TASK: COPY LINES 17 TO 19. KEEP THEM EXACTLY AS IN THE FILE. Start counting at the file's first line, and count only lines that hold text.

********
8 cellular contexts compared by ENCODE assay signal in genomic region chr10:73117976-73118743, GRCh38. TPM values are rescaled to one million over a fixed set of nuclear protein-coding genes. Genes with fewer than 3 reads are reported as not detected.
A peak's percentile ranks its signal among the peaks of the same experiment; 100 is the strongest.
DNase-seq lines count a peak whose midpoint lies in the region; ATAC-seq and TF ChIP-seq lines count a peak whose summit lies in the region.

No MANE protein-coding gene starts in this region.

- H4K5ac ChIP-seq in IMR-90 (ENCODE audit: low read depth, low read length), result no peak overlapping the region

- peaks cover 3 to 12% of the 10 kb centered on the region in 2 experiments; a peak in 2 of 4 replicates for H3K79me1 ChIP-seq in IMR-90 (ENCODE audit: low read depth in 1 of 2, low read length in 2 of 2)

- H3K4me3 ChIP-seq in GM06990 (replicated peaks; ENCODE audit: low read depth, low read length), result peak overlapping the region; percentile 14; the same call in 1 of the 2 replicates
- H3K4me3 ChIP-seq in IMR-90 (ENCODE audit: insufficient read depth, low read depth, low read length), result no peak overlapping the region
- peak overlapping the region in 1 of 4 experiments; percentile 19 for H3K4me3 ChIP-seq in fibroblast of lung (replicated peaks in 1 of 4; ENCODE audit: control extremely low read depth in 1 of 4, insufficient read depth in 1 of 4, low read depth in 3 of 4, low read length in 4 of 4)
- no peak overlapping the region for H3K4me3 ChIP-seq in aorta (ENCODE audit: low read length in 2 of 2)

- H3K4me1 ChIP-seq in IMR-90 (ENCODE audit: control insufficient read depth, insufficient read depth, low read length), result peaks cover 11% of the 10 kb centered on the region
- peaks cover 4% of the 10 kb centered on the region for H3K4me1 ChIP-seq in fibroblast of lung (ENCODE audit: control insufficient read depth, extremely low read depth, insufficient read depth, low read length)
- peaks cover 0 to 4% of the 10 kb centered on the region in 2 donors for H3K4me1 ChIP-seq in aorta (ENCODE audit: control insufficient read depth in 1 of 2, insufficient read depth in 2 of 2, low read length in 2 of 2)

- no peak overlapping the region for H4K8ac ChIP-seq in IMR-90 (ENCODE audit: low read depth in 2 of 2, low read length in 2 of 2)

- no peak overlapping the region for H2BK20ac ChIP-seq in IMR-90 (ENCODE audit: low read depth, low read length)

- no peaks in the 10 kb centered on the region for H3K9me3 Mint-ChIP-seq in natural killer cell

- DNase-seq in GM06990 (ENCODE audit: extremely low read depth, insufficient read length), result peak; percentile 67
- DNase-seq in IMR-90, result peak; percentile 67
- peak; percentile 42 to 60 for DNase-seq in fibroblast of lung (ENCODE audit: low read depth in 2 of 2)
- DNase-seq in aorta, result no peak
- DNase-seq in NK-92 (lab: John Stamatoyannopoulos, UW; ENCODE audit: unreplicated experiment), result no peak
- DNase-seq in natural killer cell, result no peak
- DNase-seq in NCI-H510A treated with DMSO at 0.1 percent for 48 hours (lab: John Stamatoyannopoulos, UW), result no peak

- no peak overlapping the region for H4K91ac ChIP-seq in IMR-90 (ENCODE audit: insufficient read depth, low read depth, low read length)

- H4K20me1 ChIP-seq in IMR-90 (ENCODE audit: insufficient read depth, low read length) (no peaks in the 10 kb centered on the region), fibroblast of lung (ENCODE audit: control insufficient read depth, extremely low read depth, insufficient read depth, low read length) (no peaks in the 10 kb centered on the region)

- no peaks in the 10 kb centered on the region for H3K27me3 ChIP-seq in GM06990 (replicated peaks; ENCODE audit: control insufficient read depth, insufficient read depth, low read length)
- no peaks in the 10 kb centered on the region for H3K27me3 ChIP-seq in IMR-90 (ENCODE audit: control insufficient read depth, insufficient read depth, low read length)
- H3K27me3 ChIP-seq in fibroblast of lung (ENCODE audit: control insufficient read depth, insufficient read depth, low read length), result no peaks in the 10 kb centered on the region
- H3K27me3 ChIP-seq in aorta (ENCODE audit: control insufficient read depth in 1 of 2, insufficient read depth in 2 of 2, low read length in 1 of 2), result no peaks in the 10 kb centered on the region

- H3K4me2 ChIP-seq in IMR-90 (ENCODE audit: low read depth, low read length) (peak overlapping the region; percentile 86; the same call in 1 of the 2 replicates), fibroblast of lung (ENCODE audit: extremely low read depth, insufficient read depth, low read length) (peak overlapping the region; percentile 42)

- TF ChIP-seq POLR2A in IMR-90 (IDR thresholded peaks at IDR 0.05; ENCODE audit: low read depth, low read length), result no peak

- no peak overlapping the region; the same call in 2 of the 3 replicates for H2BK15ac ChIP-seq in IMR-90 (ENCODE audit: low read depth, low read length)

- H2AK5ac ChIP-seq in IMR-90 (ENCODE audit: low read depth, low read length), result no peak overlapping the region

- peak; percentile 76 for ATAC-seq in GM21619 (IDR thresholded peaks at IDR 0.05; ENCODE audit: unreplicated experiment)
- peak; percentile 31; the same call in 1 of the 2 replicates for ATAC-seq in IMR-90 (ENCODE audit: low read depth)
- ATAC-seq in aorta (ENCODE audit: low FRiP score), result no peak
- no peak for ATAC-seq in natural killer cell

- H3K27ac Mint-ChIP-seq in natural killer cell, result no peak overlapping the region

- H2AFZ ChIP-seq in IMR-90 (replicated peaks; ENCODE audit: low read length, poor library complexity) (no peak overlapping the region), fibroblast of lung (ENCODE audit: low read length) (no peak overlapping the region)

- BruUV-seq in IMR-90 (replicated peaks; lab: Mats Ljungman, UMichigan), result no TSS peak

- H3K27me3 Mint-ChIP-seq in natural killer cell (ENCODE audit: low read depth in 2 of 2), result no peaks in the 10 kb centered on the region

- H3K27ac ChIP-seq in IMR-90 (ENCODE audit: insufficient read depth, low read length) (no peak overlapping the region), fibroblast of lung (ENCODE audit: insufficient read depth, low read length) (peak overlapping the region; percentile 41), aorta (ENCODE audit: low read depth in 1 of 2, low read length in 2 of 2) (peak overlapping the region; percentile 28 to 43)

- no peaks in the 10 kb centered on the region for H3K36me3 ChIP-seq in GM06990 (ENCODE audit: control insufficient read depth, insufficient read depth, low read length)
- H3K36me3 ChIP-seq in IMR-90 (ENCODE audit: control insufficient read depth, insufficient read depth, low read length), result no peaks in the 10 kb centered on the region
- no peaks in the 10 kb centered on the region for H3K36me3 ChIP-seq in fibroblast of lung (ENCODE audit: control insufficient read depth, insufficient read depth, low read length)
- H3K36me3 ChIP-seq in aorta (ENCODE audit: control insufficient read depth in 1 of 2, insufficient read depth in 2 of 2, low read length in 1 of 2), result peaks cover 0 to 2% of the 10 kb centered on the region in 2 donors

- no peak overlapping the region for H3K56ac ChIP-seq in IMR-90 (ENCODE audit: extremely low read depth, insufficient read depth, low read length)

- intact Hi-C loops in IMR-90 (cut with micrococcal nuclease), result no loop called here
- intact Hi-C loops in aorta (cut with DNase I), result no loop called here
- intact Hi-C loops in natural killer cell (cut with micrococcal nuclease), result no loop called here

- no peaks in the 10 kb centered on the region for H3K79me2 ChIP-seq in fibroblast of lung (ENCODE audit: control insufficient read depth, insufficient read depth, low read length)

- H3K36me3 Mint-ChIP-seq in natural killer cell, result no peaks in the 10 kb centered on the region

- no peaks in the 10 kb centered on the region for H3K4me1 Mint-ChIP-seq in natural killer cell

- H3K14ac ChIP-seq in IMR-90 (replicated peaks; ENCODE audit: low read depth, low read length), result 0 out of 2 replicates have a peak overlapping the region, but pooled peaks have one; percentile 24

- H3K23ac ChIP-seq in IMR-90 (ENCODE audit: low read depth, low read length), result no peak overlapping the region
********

- DNase-seq in GM06990 (ENCODE audit: extremely low read depth, insufficient read length), result peak; percentile 67
- DNase-seq in IMR-90, result peak; percentile 67
- peak; percentile 42 to 60 for DNase-seq in fibroblast of lung (ENCODE audit: low read depth in 2 of 2)